The Griggs case established the following principles for pre-employment testing:
1. Title VII does not forbid testing, only test that do not measure job performance. The test must measure the person for the job and not the person in abstract.
2. An employer’s intent not to discriminate is irrelevant – only applicable under Title VII of the Civil Rights Act of 1991. Remember Washington v. Davis
3. If a practice is fair in form, but discriminatory in operation, it will not be upheld.
4. The defense for any existence of any program that has adverse impact is business necessity. Business necessity was not defined by the court.
Validation of Tests
If a test has an adverse impact on the selection process, as was the case in Griggs, it must be validated as to whether it is:
-Job Related
-Predictive of performance
-Necessary because no less discriminatory methods are available then business necessity is required.
-Griggs did not specify how test should be validated.
Albemarle Paper Company v. Moody (1975) Summary
Extended and clarified Griggs. In 1963 Albemarle Paper Company adopted the Wonderlic Test A and B series as a screening program for selection of employees. General population norms were used to set cut-off scores until the Griggs decision. After Griggs. Albemarle hired an expert in industrial psychology to validate the test. The expert uses ratings of job performance from three different supervisors, which were correlated with test scores. After the validation 96 percent of white applicants passed the test and 64 percent of African Americans. The test scores were used to select and place employees. The Supreme Court ruled if a test is to be used to screen candidates, then the nature of the job must be carefully analyzed and documented. The performance standards for the job should be clear and unambiguous. The EEOC guidelines concerning acceptable selection procedures were endorsed by the Supreme Court.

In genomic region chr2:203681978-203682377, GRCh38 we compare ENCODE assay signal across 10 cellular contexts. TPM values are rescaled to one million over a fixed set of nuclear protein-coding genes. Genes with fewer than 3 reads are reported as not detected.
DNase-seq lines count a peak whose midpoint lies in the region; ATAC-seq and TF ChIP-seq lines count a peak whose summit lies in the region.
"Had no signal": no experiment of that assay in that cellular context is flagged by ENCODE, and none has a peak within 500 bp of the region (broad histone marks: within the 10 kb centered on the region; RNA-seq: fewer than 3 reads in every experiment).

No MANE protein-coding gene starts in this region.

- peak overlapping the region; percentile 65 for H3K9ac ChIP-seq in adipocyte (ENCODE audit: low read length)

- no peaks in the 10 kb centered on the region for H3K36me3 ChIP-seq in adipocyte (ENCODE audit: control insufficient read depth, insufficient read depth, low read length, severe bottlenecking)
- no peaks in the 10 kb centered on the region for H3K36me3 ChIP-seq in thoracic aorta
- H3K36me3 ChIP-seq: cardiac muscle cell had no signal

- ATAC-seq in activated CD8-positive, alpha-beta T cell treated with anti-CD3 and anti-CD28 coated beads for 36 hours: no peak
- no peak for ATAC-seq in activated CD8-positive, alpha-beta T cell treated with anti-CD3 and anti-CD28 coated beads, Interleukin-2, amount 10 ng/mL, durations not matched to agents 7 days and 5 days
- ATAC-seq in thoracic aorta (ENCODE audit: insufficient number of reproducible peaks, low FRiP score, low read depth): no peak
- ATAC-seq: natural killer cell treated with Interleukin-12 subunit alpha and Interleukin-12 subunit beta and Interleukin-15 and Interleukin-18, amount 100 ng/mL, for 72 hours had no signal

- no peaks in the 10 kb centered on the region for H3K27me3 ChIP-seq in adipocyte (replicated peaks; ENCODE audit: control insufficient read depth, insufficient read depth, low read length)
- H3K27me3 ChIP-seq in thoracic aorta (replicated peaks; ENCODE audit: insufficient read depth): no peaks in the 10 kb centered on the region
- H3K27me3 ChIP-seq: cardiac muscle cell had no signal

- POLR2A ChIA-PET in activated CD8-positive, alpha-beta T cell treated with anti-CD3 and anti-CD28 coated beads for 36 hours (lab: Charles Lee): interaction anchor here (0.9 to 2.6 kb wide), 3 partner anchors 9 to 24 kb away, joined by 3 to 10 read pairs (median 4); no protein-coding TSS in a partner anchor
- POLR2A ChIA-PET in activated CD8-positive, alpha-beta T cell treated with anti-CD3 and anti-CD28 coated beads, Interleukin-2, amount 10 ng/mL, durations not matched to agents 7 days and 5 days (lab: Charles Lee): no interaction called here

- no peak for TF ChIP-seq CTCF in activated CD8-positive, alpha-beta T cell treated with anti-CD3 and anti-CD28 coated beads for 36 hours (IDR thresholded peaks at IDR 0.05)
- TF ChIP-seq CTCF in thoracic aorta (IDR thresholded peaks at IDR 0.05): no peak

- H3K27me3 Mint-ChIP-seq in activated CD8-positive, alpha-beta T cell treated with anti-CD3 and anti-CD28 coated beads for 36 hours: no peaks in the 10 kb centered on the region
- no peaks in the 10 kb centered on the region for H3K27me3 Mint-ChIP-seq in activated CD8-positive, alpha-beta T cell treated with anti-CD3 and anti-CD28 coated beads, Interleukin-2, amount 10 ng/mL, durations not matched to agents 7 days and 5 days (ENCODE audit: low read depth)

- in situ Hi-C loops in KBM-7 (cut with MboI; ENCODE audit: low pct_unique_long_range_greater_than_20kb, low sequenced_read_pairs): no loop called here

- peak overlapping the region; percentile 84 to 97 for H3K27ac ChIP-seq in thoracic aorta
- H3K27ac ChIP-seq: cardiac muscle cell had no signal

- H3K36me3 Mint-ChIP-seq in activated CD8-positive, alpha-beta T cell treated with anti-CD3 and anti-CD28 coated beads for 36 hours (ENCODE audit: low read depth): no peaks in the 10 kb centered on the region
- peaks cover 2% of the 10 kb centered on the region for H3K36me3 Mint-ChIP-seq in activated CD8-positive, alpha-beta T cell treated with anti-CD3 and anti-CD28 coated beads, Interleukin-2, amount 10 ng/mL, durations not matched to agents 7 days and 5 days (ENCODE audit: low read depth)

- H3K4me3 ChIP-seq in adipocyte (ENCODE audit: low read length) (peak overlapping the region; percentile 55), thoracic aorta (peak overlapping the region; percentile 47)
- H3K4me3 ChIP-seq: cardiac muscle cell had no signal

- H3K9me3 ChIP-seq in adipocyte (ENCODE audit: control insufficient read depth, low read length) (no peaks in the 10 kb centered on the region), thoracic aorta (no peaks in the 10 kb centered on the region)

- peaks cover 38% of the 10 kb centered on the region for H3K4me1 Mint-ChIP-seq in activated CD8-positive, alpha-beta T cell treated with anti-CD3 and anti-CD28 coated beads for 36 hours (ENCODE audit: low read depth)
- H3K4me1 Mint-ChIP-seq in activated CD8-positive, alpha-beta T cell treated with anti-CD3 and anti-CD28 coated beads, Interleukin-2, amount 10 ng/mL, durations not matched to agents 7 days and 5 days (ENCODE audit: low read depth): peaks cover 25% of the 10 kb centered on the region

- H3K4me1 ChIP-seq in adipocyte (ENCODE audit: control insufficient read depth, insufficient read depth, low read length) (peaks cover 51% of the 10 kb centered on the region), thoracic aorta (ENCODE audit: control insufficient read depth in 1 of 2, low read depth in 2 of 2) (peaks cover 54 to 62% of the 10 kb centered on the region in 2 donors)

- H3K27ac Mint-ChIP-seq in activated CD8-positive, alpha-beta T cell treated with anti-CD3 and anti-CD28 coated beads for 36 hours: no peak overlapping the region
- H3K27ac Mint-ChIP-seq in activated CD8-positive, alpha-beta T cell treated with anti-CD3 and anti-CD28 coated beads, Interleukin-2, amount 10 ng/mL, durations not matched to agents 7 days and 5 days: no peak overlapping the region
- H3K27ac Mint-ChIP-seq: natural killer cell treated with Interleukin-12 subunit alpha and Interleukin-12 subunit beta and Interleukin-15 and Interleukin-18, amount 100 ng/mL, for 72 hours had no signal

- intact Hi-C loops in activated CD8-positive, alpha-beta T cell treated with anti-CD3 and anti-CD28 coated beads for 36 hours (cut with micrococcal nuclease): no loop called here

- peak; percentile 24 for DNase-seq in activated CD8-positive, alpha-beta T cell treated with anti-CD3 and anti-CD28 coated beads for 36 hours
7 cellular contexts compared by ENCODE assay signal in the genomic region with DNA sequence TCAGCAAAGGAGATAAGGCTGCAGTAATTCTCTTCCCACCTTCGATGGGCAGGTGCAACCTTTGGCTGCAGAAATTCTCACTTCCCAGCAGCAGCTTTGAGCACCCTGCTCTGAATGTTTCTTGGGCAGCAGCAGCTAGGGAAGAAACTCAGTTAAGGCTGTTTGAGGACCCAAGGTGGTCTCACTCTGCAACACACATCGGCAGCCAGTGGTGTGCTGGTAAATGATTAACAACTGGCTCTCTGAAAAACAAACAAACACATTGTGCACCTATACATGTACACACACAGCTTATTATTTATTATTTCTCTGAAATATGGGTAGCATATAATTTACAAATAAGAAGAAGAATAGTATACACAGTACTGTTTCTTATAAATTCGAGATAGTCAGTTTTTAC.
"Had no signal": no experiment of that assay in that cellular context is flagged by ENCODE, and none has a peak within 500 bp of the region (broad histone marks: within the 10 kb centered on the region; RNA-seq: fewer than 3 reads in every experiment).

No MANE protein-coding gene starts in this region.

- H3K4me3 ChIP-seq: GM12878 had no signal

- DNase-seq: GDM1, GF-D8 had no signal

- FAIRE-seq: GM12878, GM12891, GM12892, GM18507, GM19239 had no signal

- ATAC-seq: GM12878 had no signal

Albemarle Paper Company v. Moody (1975)
Validation of legal environment of testing
The validation of the tests used by Albemarle was improper and failed to show business necessity because the validation process used was not related to the job being applied for.
Subjective supervisors’ ratings were compared to test scores.
The study focused on experience employees in upper level jobs; high scores of that group are not predictive of qualifications for new workers to perform lower level jobs.
The supervisors rated older whites and experienced workers, whereas the tests were given to younger, less experienced, and nonwhite applicants.
The EEOC Uniform Guidelines use a “4/5 or 80 percent”
In 1978, all of the relevant bodies came together (the Department of Justice, the Department of Labor, the EEOC, and the Civil Rights Commission) and they produced the Uniform Guidelines on Employee Selection. The following example should prove illustrative. The 80% Rule holds that if the employer hires 60% of all the white applicants, then 48% (60% x .8) of the minority group members who apply must be hired to show no adverse impact.
3 Types of test validation
Criterion-related validity
Content validity
Construct validity
Criterion related validity
is a collection of data that measure job performance and establish statistical relationships between measures of job performance and test scores. This is the traditional method of validation. Supervisor ratings must be objective or will fail to meet the criteria of Albemarle case.
Content validity
correlates certain aspects of the job performance with test scores to measure job performance. This differs from the criterion validation in that the job performance is measured in the specific job for which the applicant is being tested.
Construct validity
is a psychological method of validation based on research whereby a psychological trait is identified as essential to the successful performance of the job and develops a selection procedure to measure the presence and degree of that trait.